Ideas, really. But the point’s the same: they’re hard to catch. Snares work better. I’ve made the mistake of chasing ideas down rabbit holes. I’ve lost track of my own story, dammit.
My wife read the update before this one. “That was good, but how is this a romance story?” Oh…yeah. So, I’ve made some changes to Ep7-1 and now roll out Ep7-2 with the express purpose of getting Joe out of this combat zone as quickly as seems reasonable. Not to give away below the fold, but the original version of this had Phillip dying, and the HUGE can of worms that opened….
This is a romance story, how? I’ve explored three of the Four Loves between machines and humans in my two novels. I wanted to see what I could do with the remaining fourth: eros. Guess this means fewer battle scenes…more classes and coffee shops. More pools and less clothes.
I wonder if Nichole is buoyant? Have to think about that. For now, let’s start wrapping up the cluster-eff I made on the Columbia River. Hope to get everyone back together in Episode 8!
“Defiant” – Episode 7 (part 2)
No one moved. They could not be hearing what they thought.
Barns pushed his way though the platoon. “Cover me, dammit,” he muttered. He walked to the one with the lead and pushed… him? her? down. He picked up the lead, then the child. He looked at their lieutenant.
“Sir, I’m taking her to an aid station.” Without waiting for a response, he set off.
Squeals and snarls started from the three prisoners. Every rifle came up at once. They subsided. Visibly sweating now, their officer obviously wondered what to do next.
“Sir?” Phillip spoke up. “Should higher ups know about this…like, now?”
The LT nodded his head jerkily. Joe recalled that he was a mason, by trade. ‘Cannibal army’ was probably nowhere in his world-view.
“Yeah,” their officer said, finding his voice again. “You,” he nodded at Phillip,” and you, at Joe, next to him. “Take them across the bridge to the Brigadier….”
He trailed off as his gaze fell back onto the three…people.
“If…” He licked his lips and started again. “If they resist or flee, shoot them. Clear?”
“Sir!” They both replied. Joe stepped forwards, gesturing with his hunting rifle. “You heard him. Let’s go…NOW!”
They flinched slightly at his voice, but rose and began shuffling off before them. Far ahead, they could see Barns pass from under the bridge’s darkness into light. He started up the hill to the road.
Behind them, they heard the rest of their mates moving out to finish the search under the bridge.
“Hey, Phil!” Joe whispered. “What the f—”
Phillip clicked his tongue at him; he’d a finger over his lips, then pointed at the three. Yeah, guess I shouldn’t say anything in front of them.
Their prisoners whined in the sunlight. They whined up the hill to the road. Shut up, thought Joe.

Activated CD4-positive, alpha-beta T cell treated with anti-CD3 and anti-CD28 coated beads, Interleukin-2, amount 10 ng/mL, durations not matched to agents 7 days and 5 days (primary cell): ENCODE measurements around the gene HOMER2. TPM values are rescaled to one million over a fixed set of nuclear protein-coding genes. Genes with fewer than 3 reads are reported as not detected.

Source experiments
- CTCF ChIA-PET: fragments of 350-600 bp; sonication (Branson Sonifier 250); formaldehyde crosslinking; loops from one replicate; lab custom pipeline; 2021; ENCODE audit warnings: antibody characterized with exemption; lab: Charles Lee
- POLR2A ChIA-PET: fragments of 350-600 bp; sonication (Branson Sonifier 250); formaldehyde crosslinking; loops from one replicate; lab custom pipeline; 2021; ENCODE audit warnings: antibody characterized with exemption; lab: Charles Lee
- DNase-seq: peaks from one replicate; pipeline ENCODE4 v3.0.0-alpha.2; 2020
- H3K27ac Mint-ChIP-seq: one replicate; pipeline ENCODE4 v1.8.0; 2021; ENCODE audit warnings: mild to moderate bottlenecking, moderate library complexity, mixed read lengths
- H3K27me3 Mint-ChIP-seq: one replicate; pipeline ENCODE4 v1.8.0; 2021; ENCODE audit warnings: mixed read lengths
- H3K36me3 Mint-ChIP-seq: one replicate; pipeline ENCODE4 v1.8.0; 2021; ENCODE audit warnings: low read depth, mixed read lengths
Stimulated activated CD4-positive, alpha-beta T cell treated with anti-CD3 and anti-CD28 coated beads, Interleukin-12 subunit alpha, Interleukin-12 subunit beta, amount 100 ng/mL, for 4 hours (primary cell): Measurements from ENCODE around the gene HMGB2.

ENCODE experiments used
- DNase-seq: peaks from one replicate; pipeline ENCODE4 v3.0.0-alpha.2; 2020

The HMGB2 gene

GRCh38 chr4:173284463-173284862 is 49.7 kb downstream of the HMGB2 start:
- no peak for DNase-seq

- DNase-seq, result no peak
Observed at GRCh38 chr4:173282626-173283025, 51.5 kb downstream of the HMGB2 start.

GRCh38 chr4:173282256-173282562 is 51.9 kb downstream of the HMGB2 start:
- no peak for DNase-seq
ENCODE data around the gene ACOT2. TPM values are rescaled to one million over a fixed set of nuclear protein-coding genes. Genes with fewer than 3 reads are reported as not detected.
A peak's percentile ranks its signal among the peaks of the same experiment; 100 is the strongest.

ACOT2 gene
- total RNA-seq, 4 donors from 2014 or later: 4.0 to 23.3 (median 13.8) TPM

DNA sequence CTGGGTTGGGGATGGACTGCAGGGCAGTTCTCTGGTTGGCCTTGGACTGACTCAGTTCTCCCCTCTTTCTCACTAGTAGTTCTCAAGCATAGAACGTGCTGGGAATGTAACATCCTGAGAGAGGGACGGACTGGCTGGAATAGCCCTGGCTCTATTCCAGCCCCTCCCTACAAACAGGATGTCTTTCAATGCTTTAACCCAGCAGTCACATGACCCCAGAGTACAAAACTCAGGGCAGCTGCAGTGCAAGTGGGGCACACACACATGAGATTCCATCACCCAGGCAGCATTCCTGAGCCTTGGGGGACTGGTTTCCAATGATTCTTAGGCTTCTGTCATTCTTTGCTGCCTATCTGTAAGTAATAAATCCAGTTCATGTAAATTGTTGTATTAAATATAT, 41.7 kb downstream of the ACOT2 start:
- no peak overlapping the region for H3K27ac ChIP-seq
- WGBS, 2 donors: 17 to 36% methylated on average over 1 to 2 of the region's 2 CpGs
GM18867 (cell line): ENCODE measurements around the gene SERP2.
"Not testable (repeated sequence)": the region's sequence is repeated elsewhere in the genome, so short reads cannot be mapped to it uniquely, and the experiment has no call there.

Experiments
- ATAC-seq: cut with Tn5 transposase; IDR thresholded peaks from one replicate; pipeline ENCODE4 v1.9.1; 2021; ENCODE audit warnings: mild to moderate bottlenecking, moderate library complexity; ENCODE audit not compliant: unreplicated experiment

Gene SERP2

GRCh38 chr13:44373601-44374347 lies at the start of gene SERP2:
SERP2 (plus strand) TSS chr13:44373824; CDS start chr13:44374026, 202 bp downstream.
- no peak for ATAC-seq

A figure stood from a nearby foxhole. Ah: Jimmy; from the university, but in second platoon. “Hey, guys!”
He waved, then froze, seeing the prisoners.
“Who in the hell—” He began.
“Zip it,” Joe called, having taken his lesson from his friend. “POWs. We’re crossing the river to—”
“Cough!” Phillip actually said. Oh, yeah. Telling them where they were going would be stupid. Joe grinned ruefully. Why wasn’t Phil the officer?
“What about your guy carrying the little girl?” Jimmy asked as they passed his position.
Joe faked it. “Wounded civilian; to an aid station.”
“Oh.” Jimmy seemed at a loss. “Well, see you guys back at school!”
The POWs complained about the sun. The walk. The wind. They reminded Joe of the ‘social justice’ losers from his high school before the Breakup: nothing but balls of hate and envy.
The general’s tent was now just off the bridge. They were lucky to see the intel captain there, Brian Hong. Joe had dated his niece for a while. It had ended amicably, so this should go well. Brian waved with a smile, until he saw the three they were escorting. He and Phillip drew up and saluted. He returned theirs. Joe let Phil talk.
“POW’s, sir.” He paused slightly. “There’s more to report…once they’re….”
Brian took the hint and called for a corporal to take them off.
“Well?” He asked curtly.
“It might just be nothing, sir, but if you’re asking me….” Phillip said.
“A cannibal army; likely tens of thousands of them.” Phillip’s voice shook, but he held the captain’s eyes. “Think of it as a new, fanatical religion. Things like this…things like this can get out of control very quickly.”
“If there is any way we can, we should talk to British Columbia and see what’s come north across their borders,” Phillip continued. “If there’s a way to contain them… or kill them, then we’d better do it now.”
Joe was a little surprised to hear something like that from his rather un-martial friend. Oops! The captain was talking to him!
“…agree with that, Kreeft?” Brian asked sharply.
Joe knew that he knew two things: swimming and civil engineering. Besides that….
“Sir! Phil…er, Private Smith is always right about these things! Sir!” He tried very hard not to think about Brian’s niece. She had the nicest—
“Huh.” The captain said with a non-committal tone. “We’ll interrogate them and see. And, we’ll try to get some shortwave from up north.”
“You two have had a big two days, for militia,” he continued. “You wanna pass outta here? Back to school?”
Joe’s innately lazy heart leapt in his chest…!
“If it’s all the same to you, sir,” Phillip said, “we can’t let our friends down. We’ll be crossing back, now.”
“Well said.” Brian saluted first. They returned his and began a slow walk north. Half way across the bridge, Joe used his huge hand to ruffle Phillip’s hair.
“Dude! Knock that off!” Phillip yelled.
“Sure,” Joe replied. “Sure.”